The benthic sea-silk-thread displacement of a sessile bivalve, Pinctada imbricata radiata (Leach, 1819) in the Arabian-Persian Gulf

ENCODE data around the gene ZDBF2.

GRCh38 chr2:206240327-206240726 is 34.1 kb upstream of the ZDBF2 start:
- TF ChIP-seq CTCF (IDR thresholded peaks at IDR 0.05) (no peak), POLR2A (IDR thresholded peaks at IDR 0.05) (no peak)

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A number of molluscs within the Class Bivalvia are defined by their ability to secrete fine silk like threads known as byssus which are used to anchor themselves to solid substrates. With relatively few exceptions the majority of these species remain in a sedentary state throughout their life attached via their byssal threads. However, observations of adult Pinctada imbricata radiata pearl oysters made during this study revealed this species’ ability to implement active movement. Byssal threads were secreted in a sequence of attachment and detachment phases, which resulted in the active displacement of the oyster. The oyster was observed, in the laboratory over a 9 day period, travelling a distance of 28cm in a horizontal path. After horizontal displacement, a vertical climbing phase was observed until the oyster reached the water surface at which point the byssus was discarded and the animal dropped, drifting in accordance with water current intensity. It is possible that these adaptations of byssal use are a result of environmentally induced evolutionary change within P. i. radiata.
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